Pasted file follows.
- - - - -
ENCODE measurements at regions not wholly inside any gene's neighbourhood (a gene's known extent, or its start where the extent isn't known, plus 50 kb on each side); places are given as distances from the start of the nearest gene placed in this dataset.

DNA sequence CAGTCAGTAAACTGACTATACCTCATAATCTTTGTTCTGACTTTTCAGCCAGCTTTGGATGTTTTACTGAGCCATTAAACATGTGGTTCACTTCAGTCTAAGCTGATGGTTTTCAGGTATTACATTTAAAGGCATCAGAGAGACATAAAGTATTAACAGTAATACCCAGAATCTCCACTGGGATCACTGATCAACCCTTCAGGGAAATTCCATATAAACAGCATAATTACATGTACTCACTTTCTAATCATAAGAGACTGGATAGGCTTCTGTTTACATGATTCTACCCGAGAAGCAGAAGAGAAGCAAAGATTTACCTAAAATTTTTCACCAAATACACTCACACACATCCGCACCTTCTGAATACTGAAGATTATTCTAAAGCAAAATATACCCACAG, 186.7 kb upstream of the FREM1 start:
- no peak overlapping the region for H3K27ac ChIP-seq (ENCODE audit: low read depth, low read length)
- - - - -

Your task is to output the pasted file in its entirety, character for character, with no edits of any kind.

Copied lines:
ENCODE measurements at regions not wholly inside any gene's neighbourhood (a gene's known extent, or its start where the extent isn't known, plus 50 kb on each side); places are given as distances from the start of the nearest gene placed in this dataset.

DNA sequence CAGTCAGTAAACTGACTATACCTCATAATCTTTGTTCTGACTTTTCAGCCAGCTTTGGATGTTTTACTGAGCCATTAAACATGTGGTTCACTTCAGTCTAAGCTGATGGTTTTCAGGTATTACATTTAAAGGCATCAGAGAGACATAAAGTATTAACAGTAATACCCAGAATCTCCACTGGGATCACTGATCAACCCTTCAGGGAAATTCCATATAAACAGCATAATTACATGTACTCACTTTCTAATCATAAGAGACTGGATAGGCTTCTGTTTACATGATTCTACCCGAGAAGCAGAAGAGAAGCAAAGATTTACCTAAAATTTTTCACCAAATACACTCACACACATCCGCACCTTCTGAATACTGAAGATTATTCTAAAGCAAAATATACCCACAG, 186.7 kb upstream of the FREM1 start:
- no peak overlapping the region for H3K27ac ChIP-seq (ENCODE audit: low read depth, low read length)